ON THE OFFENSIVE
Ricky Gervais says he stands by jokes about deaf, dumb and blind children
Ricky Gervais is more offensive than ever in his new show and he knows it. ‘They laugh at everything, they get everything, but any one of those lines out of context would make me look like the most evil psychopath in the world.’
He’s not kidding. The creator and star of The Office, Extras and movies such as Ghost Town and Life On The
Road pushes the boundaries of taste further than he has ever pushed them before with his Humanity tour – and that’s very far indeed.
There are jokes about ‘the good old days’ of terrorists like the IRA (who he says at least gave bomb warnings before they blew up innocent people) and serial killers like Dr Harold Shipman (who served a nice cup of tea with the poison), and how he’d rather have dinner with Hitler than someone with a nut allergy.
There’s the sight of him kicking an imaginary dead baby around the stage, which made one recently bereaved woman walk out in distress and complain to the press. And there are gags he says he thought too tasteless to use in public before, one of them a particularly brutal joke about a deaf, dumb and blind child.
And yet here is the same Ricky Gervais at his office in north London, talking frankly about his life and work, saying he feels a responsibility towards his audience and would never want to hurt any one of them, personally. ‘They know me. Hopefully they know I’m a good person.’
It’s hard to reconcile the savage performer – who boasted on Twitter of writing his ‘most offensive standup routine ever’ – with the friendly chap here in the grey slacks and black T-shirt who wants to be liked. ‘All my life I’ve tried to be a nice guy and do the right thing and be honourable, and then you hear these horror stories. “Oh, I heard he’s awful. I heard he punched a girl in a wheelchair when he wouldn’t give her an autograph.” That didn’t happen!’ He laughs, baring wolfish teeth.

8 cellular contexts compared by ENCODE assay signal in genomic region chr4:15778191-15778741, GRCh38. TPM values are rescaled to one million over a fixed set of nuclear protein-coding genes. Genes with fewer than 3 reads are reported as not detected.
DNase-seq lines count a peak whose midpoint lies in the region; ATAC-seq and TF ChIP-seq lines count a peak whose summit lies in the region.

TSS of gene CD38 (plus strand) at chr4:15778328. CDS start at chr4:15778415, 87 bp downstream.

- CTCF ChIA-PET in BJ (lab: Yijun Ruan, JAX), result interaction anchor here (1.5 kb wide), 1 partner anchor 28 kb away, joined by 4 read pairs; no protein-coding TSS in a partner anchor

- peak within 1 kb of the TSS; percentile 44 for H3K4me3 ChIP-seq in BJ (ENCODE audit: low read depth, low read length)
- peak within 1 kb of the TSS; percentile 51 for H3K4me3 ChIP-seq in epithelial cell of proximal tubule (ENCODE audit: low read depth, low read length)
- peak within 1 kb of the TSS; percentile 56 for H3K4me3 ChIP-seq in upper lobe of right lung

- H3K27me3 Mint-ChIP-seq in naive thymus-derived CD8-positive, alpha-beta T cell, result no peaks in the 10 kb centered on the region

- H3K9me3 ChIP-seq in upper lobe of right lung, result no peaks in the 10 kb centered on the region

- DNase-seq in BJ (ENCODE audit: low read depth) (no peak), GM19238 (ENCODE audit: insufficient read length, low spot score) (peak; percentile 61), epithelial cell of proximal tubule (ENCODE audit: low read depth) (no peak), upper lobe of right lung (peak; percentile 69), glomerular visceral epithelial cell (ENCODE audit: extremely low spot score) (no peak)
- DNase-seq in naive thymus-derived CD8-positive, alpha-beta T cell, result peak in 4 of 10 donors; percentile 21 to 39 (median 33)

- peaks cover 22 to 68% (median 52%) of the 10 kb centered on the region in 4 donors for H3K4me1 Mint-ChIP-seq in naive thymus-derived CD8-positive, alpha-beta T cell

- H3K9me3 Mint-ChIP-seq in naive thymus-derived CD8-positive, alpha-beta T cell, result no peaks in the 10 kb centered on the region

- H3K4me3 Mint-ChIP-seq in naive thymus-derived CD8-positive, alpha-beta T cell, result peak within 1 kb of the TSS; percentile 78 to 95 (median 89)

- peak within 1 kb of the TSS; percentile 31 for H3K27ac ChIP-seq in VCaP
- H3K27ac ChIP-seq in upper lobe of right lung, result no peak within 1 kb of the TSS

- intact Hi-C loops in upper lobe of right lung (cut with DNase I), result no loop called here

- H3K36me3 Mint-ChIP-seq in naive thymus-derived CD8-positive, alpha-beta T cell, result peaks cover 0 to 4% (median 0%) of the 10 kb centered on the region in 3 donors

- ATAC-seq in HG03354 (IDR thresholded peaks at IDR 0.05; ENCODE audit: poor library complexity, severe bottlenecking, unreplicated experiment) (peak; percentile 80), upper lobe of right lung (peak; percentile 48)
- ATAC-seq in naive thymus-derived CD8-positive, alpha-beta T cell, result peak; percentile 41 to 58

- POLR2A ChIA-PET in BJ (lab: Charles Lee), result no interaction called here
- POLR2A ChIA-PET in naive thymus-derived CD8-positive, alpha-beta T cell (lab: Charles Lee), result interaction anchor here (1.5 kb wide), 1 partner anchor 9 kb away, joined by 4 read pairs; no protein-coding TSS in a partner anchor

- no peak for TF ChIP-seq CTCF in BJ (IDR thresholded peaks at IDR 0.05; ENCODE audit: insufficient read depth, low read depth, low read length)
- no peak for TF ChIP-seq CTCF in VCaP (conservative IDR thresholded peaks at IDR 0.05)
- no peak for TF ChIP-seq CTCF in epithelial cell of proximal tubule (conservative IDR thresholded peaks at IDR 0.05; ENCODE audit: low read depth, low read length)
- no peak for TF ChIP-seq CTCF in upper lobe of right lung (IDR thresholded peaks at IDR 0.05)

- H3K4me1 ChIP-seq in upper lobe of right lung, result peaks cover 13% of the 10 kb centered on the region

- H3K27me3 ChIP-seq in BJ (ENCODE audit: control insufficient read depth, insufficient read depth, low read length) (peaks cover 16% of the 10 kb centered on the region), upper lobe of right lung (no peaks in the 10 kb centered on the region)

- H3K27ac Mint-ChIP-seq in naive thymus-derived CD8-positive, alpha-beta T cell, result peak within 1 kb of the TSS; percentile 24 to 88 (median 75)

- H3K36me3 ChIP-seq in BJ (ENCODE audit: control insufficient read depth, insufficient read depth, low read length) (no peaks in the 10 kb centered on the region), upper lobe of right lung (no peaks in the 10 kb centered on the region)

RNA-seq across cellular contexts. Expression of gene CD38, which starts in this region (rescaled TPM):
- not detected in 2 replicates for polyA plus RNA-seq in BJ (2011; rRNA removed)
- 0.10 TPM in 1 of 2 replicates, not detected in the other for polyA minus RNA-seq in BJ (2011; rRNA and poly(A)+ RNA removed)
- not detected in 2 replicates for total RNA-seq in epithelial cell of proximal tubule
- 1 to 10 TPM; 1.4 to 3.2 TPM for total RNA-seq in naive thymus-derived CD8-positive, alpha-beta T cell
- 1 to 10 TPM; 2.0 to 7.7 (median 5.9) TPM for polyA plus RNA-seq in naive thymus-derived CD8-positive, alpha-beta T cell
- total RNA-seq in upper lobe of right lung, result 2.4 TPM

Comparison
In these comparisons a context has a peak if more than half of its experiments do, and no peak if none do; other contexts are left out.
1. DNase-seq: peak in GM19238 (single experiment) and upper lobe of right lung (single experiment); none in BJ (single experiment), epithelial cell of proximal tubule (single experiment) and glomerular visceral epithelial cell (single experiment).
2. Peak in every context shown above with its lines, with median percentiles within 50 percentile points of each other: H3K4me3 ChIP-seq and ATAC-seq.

We’re at the top-floor office on Hampstead High Street where Gervais writes and organises all his stuff, just a short walk from the eight-bedroom £11 million mansion he shares with his long-term partner, the novelist Jane Fallon. It’s all very spartan, tidy and bare with modernist black furniture. The only bit of fun is a life-size cut-out from The Simpsons, which I think is meant to be him. He looks tired in the flesh, the goatee a little grown-out and shadows under his eyes, but then Gervais is midway through the tour, his first in seven years. He has fallen in love with stand-up comedy again and says it is a privilege to do it.
‘Tens of thousands of people coming out, finding a parking space, finding a babysitter, often spending 200 quid on [touted tickets] eBay, which breaks my heart but I am aware of it. I’d better say something they haven’t heard before. It had better be special.’
This milder, real-life Gervais claims he never sends the soup back in a restaurant and tries never to refuse a selfie because he is ‘terrified’ of leaving fans feeling jilted. ‘I don’t want to be that guy. You do feel a responsibility. I didn’t try to be a role model – and I don’t think I have the same responsibility or power as a policeman or a priest or a teacher or a parent, but I still don’t want to think that I’ve hurt one person’s feelings.’
And yet he tells breathtaking jokes like the one about the dead baby. Gervais imagines having a child, looking down into the cot and finding it lifeless. He mimes picking